Titled À Fleur de Peau, the sold-out show combines fireworks, flames, “explosions of colour”, projections and an original electro-acoustic score.
To be presented for one night only on Saturday before an audience of 25,800 people, it has been created by French production company Groupe F, which has previously performed at two Olympic opening ceremonies, lit up the Eiffel Tower, and presented a show at the 2010 Adelaide Festival.
Berthonneau told InDaily À Fleur De Peau would be presented by a cast of six actors and 20 backstage technicians.
The actors wear bright, illuminated costumes and are sometimes suspended in the air. They will perform on a specially constructed 58m-long by 7.4m-tall stage onto which are projected stunning images which Berthonneau describes as abstract but mostly inspired by nature.
“It is a little theatre between the bodies of my light players and the images. They are humans in the middle of the landscape, and sometimes the environment is reacting. They create a storm, disasters, wars.”
Two 2m x 12m shipping containers of equipment, including 60 flame generators, will be used for the show, with Festival organisers saying that at times the fireworks will reach a height of 100 metres.
But there is a message behind the spectacle. À Fleur De Peau, which Berthonneau says means someone who is sensitive or reacts very quickly, examines the relationship between humans and the natural world.
He says wants to encourage people to consider how they can have less impact on the environment and preserve the beauty around them – but stresses the idea is shared in a “gentle” way.
“It’s about how in the new century we may need to consider that we can be rich just having the knowledge, not using the things around us. So the question is to use things or to observe them.
“It’s not telling a clear story – it’s really like visual poetry. It’s beautiful.
“The audience, after the show, they will talk a lot … they will have questions. That’s really what I want.”
À Fleur De Peau became the fastest-selling Adelaide Festival show ever when more than 10,000 tickets sold in the first three days after the program launch last year. The final allocation of seats was released last Friday and also quickly sold out, with a total of 6000 seats in the stand and 18,500 seats on the oval pitch.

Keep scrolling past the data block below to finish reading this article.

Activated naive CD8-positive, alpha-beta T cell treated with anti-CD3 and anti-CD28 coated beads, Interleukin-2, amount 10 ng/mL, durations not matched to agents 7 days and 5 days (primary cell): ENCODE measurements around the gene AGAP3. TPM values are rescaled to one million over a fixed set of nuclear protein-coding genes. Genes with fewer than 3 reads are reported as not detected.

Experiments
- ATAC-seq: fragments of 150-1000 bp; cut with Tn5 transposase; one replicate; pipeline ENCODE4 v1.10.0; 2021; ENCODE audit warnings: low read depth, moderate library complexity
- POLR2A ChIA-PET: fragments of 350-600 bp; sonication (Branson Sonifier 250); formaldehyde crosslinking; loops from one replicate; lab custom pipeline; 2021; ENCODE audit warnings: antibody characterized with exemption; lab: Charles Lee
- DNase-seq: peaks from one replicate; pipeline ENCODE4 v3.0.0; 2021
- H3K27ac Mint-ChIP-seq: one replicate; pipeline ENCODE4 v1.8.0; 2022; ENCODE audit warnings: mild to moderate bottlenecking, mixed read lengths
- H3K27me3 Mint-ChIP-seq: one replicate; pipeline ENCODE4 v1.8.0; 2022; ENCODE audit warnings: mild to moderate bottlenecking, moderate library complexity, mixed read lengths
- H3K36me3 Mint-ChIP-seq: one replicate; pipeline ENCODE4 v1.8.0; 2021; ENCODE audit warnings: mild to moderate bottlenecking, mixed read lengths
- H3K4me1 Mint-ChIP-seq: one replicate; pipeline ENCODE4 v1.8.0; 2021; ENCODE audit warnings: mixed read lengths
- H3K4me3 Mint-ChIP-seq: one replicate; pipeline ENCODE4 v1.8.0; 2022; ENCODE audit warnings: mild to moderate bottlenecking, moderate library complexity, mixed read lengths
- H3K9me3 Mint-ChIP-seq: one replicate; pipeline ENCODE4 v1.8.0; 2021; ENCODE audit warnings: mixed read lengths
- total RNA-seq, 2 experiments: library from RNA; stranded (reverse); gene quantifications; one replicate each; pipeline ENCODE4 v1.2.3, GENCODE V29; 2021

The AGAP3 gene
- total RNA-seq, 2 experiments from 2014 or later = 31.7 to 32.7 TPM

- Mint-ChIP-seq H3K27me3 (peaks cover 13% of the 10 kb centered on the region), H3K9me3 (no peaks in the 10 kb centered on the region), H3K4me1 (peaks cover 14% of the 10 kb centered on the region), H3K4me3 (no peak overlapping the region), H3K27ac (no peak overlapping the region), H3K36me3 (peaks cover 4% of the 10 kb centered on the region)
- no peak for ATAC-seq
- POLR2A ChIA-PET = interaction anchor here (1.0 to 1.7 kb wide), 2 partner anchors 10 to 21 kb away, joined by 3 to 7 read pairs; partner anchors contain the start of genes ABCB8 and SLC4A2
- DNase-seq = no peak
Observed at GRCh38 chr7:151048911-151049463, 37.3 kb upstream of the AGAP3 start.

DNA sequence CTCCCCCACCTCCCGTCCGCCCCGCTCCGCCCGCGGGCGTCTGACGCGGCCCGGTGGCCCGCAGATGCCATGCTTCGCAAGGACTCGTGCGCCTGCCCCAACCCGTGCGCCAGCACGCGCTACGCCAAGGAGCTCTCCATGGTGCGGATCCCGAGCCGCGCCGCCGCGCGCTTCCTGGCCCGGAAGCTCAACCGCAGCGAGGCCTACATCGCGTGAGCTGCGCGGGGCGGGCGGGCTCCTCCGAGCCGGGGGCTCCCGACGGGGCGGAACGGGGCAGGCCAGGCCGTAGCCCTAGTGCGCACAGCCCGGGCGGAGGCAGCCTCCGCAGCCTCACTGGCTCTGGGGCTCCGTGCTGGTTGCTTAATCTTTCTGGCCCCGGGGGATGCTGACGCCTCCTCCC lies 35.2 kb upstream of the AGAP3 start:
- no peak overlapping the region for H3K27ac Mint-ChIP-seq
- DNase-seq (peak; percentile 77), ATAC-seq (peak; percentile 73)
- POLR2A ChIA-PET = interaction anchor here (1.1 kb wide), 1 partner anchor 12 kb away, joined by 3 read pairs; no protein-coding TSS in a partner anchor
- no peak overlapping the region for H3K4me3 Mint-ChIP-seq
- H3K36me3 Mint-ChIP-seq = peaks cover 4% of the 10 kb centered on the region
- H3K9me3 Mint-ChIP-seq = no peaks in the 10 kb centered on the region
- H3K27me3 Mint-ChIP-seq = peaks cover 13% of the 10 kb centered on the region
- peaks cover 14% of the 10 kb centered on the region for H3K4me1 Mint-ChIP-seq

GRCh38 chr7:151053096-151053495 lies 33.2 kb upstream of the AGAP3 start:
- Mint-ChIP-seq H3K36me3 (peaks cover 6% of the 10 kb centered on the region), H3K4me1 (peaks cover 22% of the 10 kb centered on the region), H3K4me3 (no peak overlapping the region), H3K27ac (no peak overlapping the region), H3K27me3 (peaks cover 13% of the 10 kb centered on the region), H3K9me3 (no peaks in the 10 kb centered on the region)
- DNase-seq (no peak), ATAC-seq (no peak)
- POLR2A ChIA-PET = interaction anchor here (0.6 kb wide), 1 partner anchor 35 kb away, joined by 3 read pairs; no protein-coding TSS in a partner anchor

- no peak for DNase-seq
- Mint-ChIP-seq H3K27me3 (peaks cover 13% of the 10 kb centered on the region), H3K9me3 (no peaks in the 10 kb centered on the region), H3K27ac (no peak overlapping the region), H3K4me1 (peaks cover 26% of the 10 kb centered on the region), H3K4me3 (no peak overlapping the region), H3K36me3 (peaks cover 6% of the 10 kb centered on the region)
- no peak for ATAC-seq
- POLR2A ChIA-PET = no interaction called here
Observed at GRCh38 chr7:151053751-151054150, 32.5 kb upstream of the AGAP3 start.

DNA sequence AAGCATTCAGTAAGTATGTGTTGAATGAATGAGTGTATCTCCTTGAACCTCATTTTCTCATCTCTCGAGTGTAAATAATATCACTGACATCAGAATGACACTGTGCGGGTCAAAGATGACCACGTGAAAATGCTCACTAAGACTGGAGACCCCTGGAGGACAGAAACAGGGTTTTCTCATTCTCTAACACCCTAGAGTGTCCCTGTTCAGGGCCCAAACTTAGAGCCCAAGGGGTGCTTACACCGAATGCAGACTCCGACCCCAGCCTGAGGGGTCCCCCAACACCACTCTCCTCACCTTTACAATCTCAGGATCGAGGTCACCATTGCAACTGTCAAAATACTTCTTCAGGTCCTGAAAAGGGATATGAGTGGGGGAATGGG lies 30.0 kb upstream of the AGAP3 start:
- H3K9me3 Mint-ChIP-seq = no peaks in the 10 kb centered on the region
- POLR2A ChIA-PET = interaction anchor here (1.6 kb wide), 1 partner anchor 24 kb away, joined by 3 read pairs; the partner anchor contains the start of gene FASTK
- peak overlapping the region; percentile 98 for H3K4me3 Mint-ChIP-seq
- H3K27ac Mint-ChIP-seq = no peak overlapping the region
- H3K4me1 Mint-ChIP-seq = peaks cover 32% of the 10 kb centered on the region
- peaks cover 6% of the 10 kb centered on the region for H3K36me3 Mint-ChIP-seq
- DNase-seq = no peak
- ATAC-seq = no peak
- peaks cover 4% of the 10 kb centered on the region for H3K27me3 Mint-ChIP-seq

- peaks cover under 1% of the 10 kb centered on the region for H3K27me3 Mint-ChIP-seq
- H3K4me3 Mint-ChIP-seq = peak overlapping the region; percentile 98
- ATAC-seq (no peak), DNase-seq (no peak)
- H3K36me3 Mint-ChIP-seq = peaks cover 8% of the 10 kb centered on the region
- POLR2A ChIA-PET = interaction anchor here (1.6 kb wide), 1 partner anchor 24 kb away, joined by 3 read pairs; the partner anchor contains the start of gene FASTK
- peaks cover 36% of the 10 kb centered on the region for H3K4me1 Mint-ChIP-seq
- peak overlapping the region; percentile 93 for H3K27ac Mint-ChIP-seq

Other top-selling shows on the program for the 2016 Festival – which passed its $2 million box-office target a week ago – include Scottish theatre trilogy The James Plays, about three generations of Stewart kings who ruled Scotland in the 15th century, and dance show Nelken, created by celebrated German choreographer and dancer Pina Bausch.
James I, the first play in the 11-hour James Plays trilogy, opens tonight at the Adelaide Festival Centre’s Festival Theatre.
Other opening-weekend shows in the Festival, which runs until March 14, include:
Go Down, Moses: Italian theatre director Romeo Castellucci’s esoteric new play which subverts the Book of Moses.
Erth’s Dinosaur Zoo: An interactive theatre show which uses puppetry to “reverse extinction”.
The Events: A play about a priest’s quest for answers after she survives a massacre, starring actress Catherine McClements and also featuring local choirs.
The Young King: Adelaide theatre company Slingsbsy’s new work, adapted from an Oscar Wilde short story and being presented in the old Dazzeland space in the Myer Centre.
Habitus: Contemporary dance work by SA’s Australian Dance Theatre, featuring ironing boards, sofas and other household items.
Unsound Adelaide: A celebration of experimental and underground club music featuring a range of Australian and international artists over two days.
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